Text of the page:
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Asia’s new Infrastructure Investment Bank (AIIB) promises a whole new strategy for the development of international banking and investing. Although some may consider it to be a rival to the World Bank, its launch by China and 29 other founding members on January 16 underscores the growing importance of Chinese and Asian industrial contributors to the world economy. The fundamental goal of the new enterprise is to secure the funding necessary to assist in the development of infrastructures across Asia. By doing so, those communities will reap the benefits of improved hygiene services like clean water and central sewer, reduced disease transmissions and a stronger, healthier workforce.

As its original premise, the new bank will lend to projects that are involved in energy generation, rural infrastructures, water supply, environmental protections and transportation and telecommunications. These core systems are inadequate or entirely absent in many of the Asian countries that have developed sizable industrial complexes but not the surrounding systems to support those workforce populations. In India, for example, water constraints, inequitable distribution of water resources and the prioritisation of industrialization have combined to create immense, potentially disastrous administrative issues and environmentally-related health problems.

It is projected that the Asian continent will consume as much as US $800 B per year for funding infrastructure projects in the next few years. Asian financiers, however, have the capacity to underwrite only a small fraction of that resource. While other international institutions are available as lenders – the World Bank being primary – sometimes their rules are prohibitive for less sophisticated developing entities. Some international observers have commented that the lending rules imposed by the World Bank can be unreasonable for some borrowers. The AIIB promises equal transparency and internationally accepted standards without all of the constraints presently required by the World Bank. The Asian Development Bank says that it will explore the possibility of joint-financing regional projects with its newest neighbour and competitor.

The location of the bank within the Asian community is also an important note about its significance. The Vietnamese are contemplating their use of bank resources as a potential tool in their on-going diplomacy.  As a founding member, Vietnam joined with AIIB in furtherance of its policy of diversification and integration. Like China, Vietnam opened its national doors to international opportunity only a few short decades ago. Its war-torn past left it with a tattered infrastructure and obsolete political legacy that interfered with its growth as an international economic force. Its current role as a partner in the development of a regionally-based financial institution is a signal of its intent to become a reliable partner to its Asian neighbors. As a symbol of its engagement in the future, Vietnam’s position with AIIB holds special meaning for the country.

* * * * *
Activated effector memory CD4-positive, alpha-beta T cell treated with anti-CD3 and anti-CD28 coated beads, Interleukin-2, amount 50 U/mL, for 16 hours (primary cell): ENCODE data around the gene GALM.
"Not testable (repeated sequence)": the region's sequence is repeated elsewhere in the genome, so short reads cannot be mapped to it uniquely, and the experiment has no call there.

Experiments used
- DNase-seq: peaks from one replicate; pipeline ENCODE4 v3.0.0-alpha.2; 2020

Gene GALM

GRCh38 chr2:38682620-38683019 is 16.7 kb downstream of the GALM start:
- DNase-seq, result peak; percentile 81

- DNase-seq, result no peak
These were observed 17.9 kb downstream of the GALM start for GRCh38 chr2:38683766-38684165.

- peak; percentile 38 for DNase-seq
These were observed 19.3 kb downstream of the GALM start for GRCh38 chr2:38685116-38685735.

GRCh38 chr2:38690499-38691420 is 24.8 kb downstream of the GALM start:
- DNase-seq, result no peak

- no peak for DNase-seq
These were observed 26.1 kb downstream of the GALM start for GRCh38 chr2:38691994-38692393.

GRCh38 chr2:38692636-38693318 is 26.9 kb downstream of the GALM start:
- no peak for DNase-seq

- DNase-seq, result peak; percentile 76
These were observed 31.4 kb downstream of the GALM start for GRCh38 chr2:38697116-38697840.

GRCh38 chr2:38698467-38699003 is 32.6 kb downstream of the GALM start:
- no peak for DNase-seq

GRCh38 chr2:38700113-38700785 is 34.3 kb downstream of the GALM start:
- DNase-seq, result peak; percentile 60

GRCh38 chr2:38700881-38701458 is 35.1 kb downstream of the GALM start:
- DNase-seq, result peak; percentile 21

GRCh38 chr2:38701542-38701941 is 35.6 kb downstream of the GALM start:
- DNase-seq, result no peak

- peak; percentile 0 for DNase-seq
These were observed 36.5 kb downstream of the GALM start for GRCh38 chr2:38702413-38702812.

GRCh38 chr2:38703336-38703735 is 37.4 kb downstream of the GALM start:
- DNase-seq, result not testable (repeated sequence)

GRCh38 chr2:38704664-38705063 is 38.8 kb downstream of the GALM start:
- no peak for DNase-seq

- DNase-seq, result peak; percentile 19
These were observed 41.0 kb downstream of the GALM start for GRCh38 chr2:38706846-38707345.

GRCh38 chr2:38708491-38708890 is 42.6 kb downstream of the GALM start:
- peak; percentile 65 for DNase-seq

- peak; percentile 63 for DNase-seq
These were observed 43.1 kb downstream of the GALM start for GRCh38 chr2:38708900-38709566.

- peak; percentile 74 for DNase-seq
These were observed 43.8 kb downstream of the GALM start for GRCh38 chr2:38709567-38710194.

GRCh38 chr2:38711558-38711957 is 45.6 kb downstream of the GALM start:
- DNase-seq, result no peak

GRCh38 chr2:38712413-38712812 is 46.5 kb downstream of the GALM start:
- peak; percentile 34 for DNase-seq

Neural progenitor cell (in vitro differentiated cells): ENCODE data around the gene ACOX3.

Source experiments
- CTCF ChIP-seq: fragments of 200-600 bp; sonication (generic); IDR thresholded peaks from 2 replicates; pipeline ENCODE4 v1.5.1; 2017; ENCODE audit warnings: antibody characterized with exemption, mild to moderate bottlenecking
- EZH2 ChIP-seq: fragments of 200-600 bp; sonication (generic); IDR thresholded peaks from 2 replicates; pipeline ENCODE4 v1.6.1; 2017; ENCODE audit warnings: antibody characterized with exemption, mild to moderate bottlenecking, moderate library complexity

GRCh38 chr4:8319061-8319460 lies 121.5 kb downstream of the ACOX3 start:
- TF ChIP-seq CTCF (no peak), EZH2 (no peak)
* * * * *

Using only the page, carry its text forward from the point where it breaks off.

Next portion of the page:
Instead of any assertion that the AIIB will be a clone of the World Bank, the institution declares that it is    standing on the shoulders of both the World Bank and the Asia Development Bank, and that it intends to learn from their strengths and weaknesses. As a multilateral organisation, says Song Guiyou, a deputy director of the Center for American Studies in Shanghai, “it should be better [than existing ones].” Song suggests that the corporation will not be operated by an “iron rice bowl” of Chinese nationals, but instead, will be governed by “ethical, professional and passionate people” from varying backgrounds and who live in different nations. He even suggested videoconferencing as a tool for meetings and conversations among leaders.

Many of the rules anticipated to be introduced by AIIB are still unwritten. The plan, however, is to assemble a team of international economic, industrial and financial professionals who will establish regulations that encourage investing, reduce administrative burdens and provide the transparency required by the bank’s international membership. Considering the size and variety of concerns that the bank is attempting to address, its creation offers excellent investment opportunities for members and borrowers who are willing to address those concerns, too.

My deep comprehension of the potential industrial, cultural and political impacts of the AIIB is based on my 17+ years in the Asia industrial complex. If you have investments in China or any other Asian nation and are contemplating how engaging the AIIB might improve your industrial prospects, contact me today. 


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You might also want to read some of my other blogs. A sample of recent blogs can be found here:

Asia’s New Bank Offers Promise, Opportunity

China’s Battle Against Corruption Continues

ChAFTA Changes Australian-Chinese Tariff Rules

ChAFTA Opens China’s Services Sectors to Australian Providers:


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